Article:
Comparison of model parameters between dimensions
PCA cannot provide evidence for the strength of each predictor for wing damage. We approached this problem by comparing the variance of the beginning of wing damage (tf) between both predictors. The tf values were derived from the logistic wing models fitted according to age and activity, respectively. If the models are more uniform along one dimension, this dimension would appear to be a better predictor of wing damage. As the two predictors possess different scales, we transformed the two sets of tf values using their medians for centring them on zero and normalising their scale. After transformation, data variability was relative to the original scale and the variance of both datasets was compared by the Fligner–Killeen test on homogeneity of variances. The above approach is limited to those wings for which a logistic curve could be fitted successfully (∼15% for activity as a predictor and 20% for age as a predictor for female wing models, ∼50% for male models in both cases). This excludes wings with less than 15% wing area loss (which is the case for 80% of female wings and 35% of male wings) and wings where the fitting process was unsuccessful for other reasons. An alternative approach that allowed us to include all measured data such as multiple linear model regression analysis was not suitable because of the logistic development in wing area loss.
In the container experiment, females reached physiological (chronological) ages of between 310 and 880 K days (17.5 and 59.5 days); mean age was 480±140 K days (32.0±11.5 days; Fig. 2D). Females lived ∼1.5 times longer than males (two sample t-test; physiological age, P<0.001; chronological age, P<0.01), which reached maximum ages of between 30 and 660 K days (2.0 and 49.5 days); mean age of these flies was 320±170 K days (22±12 days; Fig. 2D). In the free-flight experiments, female flies lived 400–1210 K days (31 to 92.5 days) with a mean of 860±270 K days (65.5±20.5 days; Fig. 2F). In contrast to the container experiment, the life expectancy of males in the free-flight cage was relatively shorter but not significantly different from that of females (two-sample t-test, P>0.09 for both ages) and ranged from 400 to 930 K days, with a mean age of 650±180 K days (31 to 70.5 days; 50.0±13.5 days). In sum, flies in the free-flight experiment tended to live twice as long as those in the container experiment.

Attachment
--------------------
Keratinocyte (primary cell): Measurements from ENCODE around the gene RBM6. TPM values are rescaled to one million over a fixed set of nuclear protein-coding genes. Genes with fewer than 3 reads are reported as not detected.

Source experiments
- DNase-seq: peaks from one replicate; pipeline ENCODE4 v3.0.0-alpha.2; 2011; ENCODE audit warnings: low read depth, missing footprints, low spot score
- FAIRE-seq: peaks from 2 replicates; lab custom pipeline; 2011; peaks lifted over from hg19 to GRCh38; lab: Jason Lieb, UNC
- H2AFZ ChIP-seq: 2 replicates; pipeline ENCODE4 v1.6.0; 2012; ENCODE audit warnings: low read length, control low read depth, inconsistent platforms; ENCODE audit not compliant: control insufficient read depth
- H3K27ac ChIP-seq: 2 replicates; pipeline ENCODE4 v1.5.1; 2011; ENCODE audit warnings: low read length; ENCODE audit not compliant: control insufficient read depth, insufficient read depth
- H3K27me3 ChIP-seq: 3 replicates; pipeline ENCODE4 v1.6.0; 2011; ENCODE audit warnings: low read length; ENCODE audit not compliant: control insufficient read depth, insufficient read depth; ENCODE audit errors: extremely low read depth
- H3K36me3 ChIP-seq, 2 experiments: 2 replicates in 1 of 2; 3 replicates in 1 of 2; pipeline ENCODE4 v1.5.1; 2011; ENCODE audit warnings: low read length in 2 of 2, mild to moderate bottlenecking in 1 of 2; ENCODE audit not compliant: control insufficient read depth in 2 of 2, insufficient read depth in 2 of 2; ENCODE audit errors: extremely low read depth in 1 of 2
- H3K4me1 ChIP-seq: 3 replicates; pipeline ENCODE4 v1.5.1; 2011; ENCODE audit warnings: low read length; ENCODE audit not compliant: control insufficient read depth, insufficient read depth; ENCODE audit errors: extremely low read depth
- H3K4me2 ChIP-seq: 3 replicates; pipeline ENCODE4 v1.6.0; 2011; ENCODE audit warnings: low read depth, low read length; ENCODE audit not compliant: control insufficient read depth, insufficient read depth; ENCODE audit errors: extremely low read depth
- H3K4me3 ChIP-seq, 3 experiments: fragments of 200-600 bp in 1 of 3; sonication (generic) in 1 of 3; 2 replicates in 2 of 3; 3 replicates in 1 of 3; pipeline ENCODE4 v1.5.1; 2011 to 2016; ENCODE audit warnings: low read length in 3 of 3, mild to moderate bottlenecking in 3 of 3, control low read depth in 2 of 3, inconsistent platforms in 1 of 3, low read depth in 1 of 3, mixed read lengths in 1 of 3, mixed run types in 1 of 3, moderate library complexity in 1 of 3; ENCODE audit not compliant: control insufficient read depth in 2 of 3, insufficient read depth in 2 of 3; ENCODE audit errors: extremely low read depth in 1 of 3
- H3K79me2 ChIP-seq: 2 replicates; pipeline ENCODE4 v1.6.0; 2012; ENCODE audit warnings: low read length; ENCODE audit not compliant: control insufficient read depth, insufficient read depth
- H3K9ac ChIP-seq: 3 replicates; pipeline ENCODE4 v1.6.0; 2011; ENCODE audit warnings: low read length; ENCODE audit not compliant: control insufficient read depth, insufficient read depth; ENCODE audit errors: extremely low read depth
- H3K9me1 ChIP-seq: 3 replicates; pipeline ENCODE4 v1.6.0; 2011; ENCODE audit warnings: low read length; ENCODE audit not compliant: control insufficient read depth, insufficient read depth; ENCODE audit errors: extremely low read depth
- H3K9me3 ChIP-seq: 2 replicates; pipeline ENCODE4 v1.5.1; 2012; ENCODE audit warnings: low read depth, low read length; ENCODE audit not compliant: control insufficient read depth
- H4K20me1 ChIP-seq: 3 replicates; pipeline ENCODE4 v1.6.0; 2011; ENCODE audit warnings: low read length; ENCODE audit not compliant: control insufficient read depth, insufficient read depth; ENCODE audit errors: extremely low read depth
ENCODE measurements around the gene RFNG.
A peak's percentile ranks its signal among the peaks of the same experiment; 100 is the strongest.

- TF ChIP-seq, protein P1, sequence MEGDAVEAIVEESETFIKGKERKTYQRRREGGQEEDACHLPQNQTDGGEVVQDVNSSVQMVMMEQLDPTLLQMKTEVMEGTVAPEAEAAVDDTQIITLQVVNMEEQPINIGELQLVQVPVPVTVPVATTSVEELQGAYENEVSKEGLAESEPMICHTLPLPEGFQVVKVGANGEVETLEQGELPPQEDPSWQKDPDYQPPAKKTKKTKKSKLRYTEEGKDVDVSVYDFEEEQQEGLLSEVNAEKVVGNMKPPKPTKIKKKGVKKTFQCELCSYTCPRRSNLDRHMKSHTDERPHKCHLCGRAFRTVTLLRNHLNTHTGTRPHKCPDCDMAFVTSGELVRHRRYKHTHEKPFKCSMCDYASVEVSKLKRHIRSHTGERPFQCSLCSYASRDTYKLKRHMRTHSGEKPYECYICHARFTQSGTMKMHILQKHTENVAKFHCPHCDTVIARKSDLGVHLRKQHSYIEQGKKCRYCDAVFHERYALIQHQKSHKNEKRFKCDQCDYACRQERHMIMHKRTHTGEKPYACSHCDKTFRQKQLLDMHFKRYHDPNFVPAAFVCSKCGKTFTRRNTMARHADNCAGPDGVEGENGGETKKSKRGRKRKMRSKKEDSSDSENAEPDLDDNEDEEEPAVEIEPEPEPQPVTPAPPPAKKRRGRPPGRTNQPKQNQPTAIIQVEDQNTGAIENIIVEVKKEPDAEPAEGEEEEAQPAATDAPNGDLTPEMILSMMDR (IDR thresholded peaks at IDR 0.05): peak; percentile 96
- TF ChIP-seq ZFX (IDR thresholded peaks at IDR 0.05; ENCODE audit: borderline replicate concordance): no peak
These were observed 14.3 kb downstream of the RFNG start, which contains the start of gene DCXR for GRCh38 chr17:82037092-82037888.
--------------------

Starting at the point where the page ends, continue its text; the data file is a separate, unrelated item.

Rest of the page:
Fly activity in containers
In total, we recorded 7,776,670 flights of which ∼30% were measured in containers with females and ∼70% with males (Fig. 3). Fig. 3A shows frequency and length of flight bouts and how they were distributed over one day. Mean duration of flight bouts in females was 0.20±0.23 s, significantly longer than that in males (0.17±0.17 s; Wilcoxon rank sum test with continuity correction, P<0.001). Fig. 3B highlights that ∼75% of all flight sequences were equal to or shorter than ∼200 ms (females, ∼74.8%; males, ∼74.6%). The 99% quantiles in flight activity bout durations thus yield 0.92 s in females and 0.79 s in males. The ethogram in Fig. 4 shows that activity bouts were not equally spaced in time, owing to the animals' circadian rhythm (Fig. 4A). Flight activity during the light period was significantly higher than activity during the dark period (paired t-test, P<0.001; Fig. 4B). The data also show that males were significantly more active than females during both the light (females, ; males, ) and dark period (females ; males, ; Welch two-sample t-test, P<0.05; Fig. 4C).